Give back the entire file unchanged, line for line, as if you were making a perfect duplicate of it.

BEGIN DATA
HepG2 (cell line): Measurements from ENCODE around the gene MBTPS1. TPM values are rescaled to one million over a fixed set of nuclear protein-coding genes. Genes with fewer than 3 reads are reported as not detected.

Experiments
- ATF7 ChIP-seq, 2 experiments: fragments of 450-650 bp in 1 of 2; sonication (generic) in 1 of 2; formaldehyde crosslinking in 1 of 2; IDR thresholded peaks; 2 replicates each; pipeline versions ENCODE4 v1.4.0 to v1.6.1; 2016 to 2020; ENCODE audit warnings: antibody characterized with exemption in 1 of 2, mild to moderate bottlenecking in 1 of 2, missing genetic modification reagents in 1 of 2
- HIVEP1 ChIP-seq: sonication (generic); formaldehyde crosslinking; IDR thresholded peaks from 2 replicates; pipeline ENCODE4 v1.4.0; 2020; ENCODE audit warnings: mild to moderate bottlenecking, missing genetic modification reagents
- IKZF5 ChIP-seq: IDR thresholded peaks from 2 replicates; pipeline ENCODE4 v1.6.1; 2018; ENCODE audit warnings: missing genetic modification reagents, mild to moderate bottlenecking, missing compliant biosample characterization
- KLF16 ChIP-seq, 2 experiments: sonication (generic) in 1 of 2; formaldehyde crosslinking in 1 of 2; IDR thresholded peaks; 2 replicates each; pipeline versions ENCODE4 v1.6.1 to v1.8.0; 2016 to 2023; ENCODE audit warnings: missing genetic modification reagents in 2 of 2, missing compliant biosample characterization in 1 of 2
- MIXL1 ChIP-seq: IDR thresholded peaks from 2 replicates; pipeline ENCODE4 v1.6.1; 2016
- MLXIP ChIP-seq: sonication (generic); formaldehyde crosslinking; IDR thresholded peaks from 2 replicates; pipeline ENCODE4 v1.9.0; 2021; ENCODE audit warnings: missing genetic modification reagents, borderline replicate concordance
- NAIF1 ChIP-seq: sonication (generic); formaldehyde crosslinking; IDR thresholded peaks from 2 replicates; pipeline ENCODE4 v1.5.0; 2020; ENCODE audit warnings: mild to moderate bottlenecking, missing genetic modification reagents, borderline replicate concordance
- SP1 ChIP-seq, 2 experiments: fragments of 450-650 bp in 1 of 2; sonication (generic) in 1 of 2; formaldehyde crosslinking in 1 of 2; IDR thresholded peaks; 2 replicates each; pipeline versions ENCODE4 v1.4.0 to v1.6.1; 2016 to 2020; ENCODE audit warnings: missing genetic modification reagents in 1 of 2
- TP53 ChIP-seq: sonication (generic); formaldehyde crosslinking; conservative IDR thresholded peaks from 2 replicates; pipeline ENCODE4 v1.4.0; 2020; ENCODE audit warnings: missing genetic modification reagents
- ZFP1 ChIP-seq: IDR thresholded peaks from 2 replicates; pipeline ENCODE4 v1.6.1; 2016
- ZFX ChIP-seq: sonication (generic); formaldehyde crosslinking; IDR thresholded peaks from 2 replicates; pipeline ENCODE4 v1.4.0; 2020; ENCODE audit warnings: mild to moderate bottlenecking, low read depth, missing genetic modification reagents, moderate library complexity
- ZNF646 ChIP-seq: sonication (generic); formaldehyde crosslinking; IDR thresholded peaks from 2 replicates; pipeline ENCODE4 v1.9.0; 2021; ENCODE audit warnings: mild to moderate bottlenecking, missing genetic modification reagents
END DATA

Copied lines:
HepG2 (cell line): Measurements from ENCODE around the gene MBTPS1. TPM values are rescaled to one million over a fixed set of nuclear protein-coding genes. Genes with fewer than 3 reads are reported as not detected.

Experiments
- ATF7 ChIP-seq, 2 experiments: fragments of 450-650 bp in 1 of 2; sonication (generic) in 1 of 2; formaldehyde crosslinking in 1 of 2; IDR thresholded peaks; 2 replicates each; pipeline versions ENCODE4 v1.4.0 to v1.6.1; 2016 to 2020; ENCODE audit warnings: antibody characterized with exemption in 1 of 2, mild to moderate bottlenecking in 1 of 2, missing genetic modification reagents in 1 of 2
- HIVEP1 ChIP-seq: sonication (generic); formaldehyde crosslinking; IDR thresholded peaks from 2 replicates; pipeline ENCODE4 v1.4.0; 2020; ENCODE audit warnings: mild to moderate bottlenecking, missing genetic modification reagents
- IKZF5 ChIP-seq: IDR thresholded peaks from 2 replicates; pipeline ENCODE4 v1.6.1; 2018; ENCODE audit warnings: missing genetic modification reagents, mild to moderate bottlenecking, missing compliant biosample characterization
- KLF16 ChIP-seq, 2 experiments: sonication (generic) in 1 of 2; formaldehyde crosslinking in 1 of 2; IDR thresholded peaks; 2 replicates each; pipeline versions ENCODE4 v1.6.1 to v1.8.0; 2016 to 2023; ENCODE audit warnings: missing genetic modification reagents in 2 of 2, missing compliant biosample characterization in 1 of 2
- MIXL1 ChIP-seq: IDR thresholded peaks from 2 replicates; pipeline ENCODE4 v1.6.1; 2016
- MLXIP ChIP-seq: sonication (generic); formaldehyde crosslinking; IDR thresholded peaks from 2 replicates; pipeline ENCODE4 v1.9.0; 2021; ENCODE audit warnings: missing genetic modification reagents, borderline replicate concordance
- NAIF1 ChIP-seq: sonication (generic); formaldehyde crosslinking; IDR thresholded peaks from 2 replicates; pipeline ENCODE4 v1.5.0; 2020; ENCODE audit warnings: mild to moderate bottlenecking, missing genetic modification reagents, borderline replicate concordance
- SP1 ChIP-seq, 2 experiments: fragments of 450-650 bp in 1 of 2; sonication (generic) in 1 of 2; formaldehyde crosslinking in 1 of 2; IDR thresholded peaks; 2 replicates each; pipeline versions ENCODE4 v1.4.0 to v1.6.1; 2016 to 2020; ENCODE audit warnings: missing genetic modification reagents in 1 of 2
- TP53 ChIP-seq: sonication (generic); formaldehyde crosslinking; conservative IDR thresholded peaks from 2 replicates; pipeline ENCODE4 v1.4.0; 2020; ENCODE audit warnings: missing genetic modification reagents
- ZFP1 ChIP-seq: IDR thresholded peaks from 2 replicates; pipeline ENCODE4 v1.6.1; 2016
- ZFX ChIP-seq: sonication (generic); formaldehyde crosslinking; IDR thresholded peaks from 2 replicates; pipeline ENCODE4 v1.4.0; 2020; ENCODE audit warnings: mild to moderate bottlenecking, low read depth, missing genetic modification reagents, moderate library complexity
- ZNF646 ChIP-seq: sonication (generic); formaldehyde crosslinking; IDR thresholded peaks from 2 replicates; pipeline ENCODE4 v1.9.0; 2021; ENCODE audit warnings: mild to moderate bottlenecking, missing genetic modification reagents